The Church of the Thessalonians (5)
C. E. Hocking, Cardiff
5. COMFORT AND CHALLENGE
All quotations are from the Revised Version
Throughout the Epistles to the Thessalonians the emphasis, doctrinally, is on the coming of our Lord Jesus Christ. The Second Advent is “interwoven with every topic and duty, with all sources of motives of joy and sorrow”. The endurance, freshness and fervent endeavours of this local church were specially stimulated by hope, 1 Thess. 1. 3; 2. 19; 4. 13; 5. 8. It is apparent that future events had been given a prominent place in the apostle’s teaching whilst with them, 5. 1; 2 Thess. 2. 5. Yet despite this there appears to have been some confusion in their minds. Whilst faith, love and hope are linked together in 1 Thess. 1. 2f, Timothy only reported with satisfaction on their faith and love on his return, 3. 6f, and the same subtle omission of hope is to be noted in 2 Thess. 1. 3f. These Epistles therefore supplement his teaching and correct certain errors abroad among them.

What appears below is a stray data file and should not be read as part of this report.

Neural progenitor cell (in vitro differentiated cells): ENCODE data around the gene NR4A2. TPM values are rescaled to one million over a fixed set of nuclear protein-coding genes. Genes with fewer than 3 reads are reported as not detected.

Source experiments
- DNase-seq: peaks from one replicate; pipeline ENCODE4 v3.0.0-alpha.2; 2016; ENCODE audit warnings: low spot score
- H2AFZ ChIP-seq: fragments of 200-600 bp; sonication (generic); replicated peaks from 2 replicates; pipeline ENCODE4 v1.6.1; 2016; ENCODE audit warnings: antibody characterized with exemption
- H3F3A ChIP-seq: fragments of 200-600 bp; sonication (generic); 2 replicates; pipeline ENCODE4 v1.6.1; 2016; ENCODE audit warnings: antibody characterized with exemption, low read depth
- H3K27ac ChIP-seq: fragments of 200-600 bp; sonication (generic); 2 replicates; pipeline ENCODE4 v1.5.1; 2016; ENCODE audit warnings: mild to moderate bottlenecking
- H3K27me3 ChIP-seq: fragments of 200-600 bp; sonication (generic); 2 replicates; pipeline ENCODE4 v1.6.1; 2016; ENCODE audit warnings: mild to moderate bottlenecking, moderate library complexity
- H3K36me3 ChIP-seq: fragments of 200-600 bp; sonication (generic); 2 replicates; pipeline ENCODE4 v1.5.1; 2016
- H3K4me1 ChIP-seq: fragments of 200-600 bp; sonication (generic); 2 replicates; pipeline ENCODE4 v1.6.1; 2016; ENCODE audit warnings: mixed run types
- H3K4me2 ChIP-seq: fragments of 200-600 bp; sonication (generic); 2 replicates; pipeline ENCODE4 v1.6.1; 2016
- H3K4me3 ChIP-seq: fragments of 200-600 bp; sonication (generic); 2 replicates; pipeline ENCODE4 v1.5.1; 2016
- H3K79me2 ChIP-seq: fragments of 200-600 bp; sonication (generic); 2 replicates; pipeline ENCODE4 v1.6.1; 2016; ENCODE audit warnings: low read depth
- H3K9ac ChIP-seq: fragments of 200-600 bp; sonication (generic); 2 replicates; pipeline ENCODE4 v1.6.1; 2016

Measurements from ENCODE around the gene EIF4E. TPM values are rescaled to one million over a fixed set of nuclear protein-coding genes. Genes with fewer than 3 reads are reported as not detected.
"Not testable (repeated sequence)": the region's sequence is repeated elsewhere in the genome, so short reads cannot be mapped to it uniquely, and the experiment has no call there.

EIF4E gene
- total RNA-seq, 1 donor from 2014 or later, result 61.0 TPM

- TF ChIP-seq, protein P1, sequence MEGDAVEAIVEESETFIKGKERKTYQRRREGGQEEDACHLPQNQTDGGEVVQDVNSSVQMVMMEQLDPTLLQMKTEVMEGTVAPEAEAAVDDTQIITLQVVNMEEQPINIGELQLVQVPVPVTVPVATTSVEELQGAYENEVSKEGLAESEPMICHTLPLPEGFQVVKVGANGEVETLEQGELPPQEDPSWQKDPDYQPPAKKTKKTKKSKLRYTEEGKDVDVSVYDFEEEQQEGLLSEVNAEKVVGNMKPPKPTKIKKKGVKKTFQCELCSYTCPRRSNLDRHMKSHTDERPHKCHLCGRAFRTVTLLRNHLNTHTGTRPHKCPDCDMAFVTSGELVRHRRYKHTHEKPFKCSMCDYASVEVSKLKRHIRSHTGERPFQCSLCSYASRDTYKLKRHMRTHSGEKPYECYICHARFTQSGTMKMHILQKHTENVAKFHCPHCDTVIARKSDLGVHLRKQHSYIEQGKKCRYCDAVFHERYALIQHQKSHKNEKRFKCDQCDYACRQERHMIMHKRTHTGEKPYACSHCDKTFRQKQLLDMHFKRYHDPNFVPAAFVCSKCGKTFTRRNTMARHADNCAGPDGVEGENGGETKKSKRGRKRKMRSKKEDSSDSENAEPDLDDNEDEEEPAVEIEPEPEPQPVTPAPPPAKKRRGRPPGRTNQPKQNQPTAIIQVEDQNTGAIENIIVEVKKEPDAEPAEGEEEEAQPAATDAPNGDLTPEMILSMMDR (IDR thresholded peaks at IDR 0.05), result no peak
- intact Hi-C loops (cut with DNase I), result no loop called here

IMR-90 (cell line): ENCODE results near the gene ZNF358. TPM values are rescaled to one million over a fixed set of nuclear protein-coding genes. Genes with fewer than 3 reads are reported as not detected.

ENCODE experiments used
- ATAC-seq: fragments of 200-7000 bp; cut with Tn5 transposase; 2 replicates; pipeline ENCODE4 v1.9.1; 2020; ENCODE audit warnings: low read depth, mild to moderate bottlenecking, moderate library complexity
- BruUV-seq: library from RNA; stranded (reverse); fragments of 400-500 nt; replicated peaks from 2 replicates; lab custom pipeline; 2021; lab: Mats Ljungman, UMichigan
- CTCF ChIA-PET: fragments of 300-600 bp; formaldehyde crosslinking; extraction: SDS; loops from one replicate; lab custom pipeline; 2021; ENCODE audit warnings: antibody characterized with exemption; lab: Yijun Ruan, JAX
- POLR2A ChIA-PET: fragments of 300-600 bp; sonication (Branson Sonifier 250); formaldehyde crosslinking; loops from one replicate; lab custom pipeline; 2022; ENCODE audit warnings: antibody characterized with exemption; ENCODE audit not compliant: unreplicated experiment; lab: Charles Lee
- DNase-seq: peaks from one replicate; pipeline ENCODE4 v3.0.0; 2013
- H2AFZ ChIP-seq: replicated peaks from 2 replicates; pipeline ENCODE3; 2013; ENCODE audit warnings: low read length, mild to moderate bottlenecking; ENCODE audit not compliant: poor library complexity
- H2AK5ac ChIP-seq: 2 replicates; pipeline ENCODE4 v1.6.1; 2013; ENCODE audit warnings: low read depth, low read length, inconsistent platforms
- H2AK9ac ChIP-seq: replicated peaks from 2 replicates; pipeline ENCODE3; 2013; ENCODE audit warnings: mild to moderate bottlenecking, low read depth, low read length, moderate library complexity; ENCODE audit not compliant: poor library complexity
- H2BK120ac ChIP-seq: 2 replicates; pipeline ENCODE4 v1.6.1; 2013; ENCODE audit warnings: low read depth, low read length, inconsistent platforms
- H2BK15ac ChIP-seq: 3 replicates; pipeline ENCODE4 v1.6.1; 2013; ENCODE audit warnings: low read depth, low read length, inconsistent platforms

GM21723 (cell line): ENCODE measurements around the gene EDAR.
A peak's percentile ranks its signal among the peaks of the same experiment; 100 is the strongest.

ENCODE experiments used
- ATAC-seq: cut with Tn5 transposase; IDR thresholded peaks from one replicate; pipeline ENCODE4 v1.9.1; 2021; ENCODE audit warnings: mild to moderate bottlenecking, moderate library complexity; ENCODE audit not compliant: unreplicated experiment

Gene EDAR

One word frequently used by Paul is transliterated parousia, occurring 7 times,1 Thess. 2. 19; 3. 13; 4. 15; 5. 23; 2 Thess. 2. 1, 8, 9 (also used prophetically by Paul in 1 Cor. 15. 23). In all these verses the word is translated “coming” in both the A.V. and the R.V., though the R.V. margin consistently renders it “presence”. The translation “coming” suggests an historic point. The word “parousia” refers to a period of time to which we are introduced at the coming, the opening of which is prominent in 1 Thess. 4. 15; 5. 23; 2 Thess. 2. 1, the course of which is more to the fore in 1 Thess. 2. 20; 3. 13, and the termination of which is emphasised in 2 Thess. 2. 8. This word, therefore, embraces the period commencing at the meeting with the Lord in the air and terminating when the saints return with Christ in glory to the earth at the outshining (epiphania) of His presence, 2 Thess. 2. 8. This is the great day of uncovering (apocalupsis), 2 Thess. 1. 7.
The Rapture and the Revelation